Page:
After a striking exchange with his opponent, Brent Primus, Chandler put his foot down awkwardly and rolled his ankle. Then he did it again. And again. And again. And then one more time. The action was paused by the referee for a brief time as the doctor checked out Chandler's leg, and the fight was waved off when he couldn't stand under his own power.
It was an awkward climax to the fight that left no one satisfied and no one looking good.
Primus' title reign started with a confused referee. Chandler's reign ended in a fluky manner. The fans were cheated out of a compelling lightweight matchup. And one of Bellator's most interesting fighters is once again in rebuilding mode.
Nobody came out of this fight looking good.
Real Loser: MMA Legends
Legends are slow to fade away in MMA. While team sports have hypercompetitive systems in place that weed out athletes as soon as they start losing a step, you're only done in the cage or ring once people stop paying to see you.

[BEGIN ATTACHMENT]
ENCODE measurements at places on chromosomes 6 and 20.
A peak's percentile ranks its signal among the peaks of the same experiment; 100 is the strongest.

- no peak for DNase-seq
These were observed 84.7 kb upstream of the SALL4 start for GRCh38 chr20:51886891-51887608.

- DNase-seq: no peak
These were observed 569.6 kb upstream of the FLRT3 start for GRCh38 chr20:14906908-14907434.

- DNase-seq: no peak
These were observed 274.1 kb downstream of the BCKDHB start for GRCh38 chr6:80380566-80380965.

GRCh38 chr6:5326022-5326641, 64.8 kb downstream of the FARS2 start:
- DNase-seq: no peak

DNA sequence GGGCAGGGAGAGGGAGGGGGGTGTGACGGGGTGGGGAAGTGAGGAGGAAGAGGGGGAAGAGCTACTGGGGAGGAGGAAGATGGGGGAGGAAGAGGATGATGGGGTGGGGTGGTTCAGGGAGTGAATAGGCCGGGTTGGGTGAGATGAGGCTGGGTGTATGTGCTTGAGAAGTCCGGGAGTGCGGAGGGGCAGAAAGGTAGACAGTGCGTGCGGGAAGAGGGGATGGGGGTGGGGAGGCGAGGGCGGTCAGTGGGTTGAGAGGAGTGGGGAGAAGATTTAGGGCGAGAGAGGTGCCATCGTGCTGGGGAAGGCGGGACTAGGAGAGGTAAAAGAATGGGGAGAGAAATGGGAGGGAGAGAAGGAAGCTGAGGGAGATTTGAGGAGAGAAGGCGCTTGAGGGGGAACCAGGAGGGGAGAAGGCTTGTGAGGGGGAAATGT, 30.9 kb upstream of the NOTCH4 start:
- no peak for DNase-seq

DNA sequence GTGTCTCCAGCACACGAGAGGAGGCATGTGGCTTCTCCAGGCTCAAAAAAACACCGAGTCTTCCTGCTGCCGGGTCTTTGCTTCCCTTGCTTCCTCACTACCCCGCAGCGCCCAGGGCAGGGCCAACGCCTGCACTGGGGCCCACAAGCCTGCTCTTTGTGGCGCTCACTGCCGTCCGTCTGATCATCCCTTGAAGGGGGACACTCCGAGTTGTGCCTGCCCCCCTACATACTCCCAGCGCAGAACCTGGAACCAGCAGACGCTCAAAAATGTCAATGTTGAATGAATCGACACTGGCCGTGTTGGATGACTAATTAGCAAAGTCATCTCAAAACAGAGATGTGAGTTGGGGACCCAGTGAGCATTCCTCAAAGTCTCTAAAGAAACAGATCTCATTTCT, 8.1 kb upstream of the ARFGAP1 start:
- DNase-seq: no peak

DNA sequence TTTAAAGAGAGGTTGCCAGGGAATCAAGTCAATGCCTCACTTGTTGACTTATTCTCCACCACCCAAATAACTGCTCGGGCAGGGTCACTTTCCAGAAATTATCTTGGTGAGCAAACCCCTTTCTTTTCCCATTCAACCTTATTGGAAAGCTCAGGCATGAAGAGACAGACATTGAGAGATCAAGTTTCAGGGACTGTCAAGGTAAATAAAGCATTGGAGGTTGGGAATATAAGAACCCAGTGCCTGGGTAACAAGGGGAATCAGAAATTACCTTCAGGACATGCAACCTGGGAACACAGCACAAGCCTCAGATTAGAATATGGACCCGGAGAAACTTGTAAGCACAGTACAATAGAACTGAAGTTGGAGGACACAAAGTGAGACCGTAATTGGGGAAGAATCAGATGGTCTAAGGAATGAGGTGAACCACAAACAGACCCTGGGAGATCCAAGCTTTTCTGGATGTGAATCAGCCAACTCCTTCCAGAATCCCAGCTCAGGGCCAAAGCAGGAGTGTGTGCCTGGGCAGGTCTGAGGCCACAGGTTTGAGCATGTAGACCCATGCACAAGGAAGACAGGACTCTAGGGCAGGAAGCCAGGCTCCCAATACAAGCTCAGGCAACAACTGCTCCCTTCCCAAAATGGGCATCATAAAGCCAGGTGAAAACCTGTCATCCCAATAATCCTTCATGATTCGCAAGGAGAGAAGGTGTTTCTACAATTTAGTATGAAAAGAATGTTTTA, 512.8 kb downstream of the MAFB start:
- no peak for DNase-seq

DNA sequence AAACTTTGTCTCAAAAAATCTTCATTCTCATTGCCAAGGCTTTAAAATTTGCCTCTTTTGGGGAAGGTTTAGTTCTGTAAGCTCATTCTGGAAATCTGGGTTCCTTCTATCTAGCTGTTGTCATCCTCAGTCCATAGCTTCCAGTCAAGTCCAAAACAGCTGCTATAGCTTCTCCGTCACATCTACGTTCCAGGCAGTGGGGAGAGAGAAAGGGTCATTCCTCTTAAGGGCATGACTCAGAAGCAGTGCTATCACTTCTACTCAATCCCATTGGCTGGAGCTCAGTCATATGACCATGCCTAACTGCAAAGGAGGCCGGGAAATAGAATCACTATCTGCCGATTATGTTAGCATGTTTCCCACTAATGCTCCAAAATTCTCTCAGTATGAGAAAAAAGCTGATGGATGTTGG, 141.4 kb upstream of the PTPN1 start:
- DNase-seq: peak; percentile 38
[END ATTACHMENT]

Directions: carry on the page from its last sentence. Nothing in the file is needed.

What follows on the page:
That makes for a lot of slow, painful ends for the favorites of yesteryear, and Emelianenko was a great example of that. Long regarded as the greatest fighter in MMA, and still regarded by many as the greatest of all time, the legend of the Last Emperor has lived on despite a number of awful performances over the past seven years.
In the NFL or NHL, an athlete like Emelianenko would have had his number hung in the rafters years ago. He would have had a tearful farewell speech to kick off Opening Day, and he would've been greeted by fans as a hero in his Hall of Fame induction ceremony. In MMA, however, he was slotted into the co-main event of a high-profile pay-per-view for a ceremonial execution.
Facing the bigger, stronger Matt Mitrione, he was brutally finished after being slow to recover from a surprise double knockdown. He laid flat on the canvas for what felt like minutes afterward before struggling to his feet and being helped on to the stool by doctors.
It was a sad sight that confirmed what every MMA fan already knew: Emelianenko is done.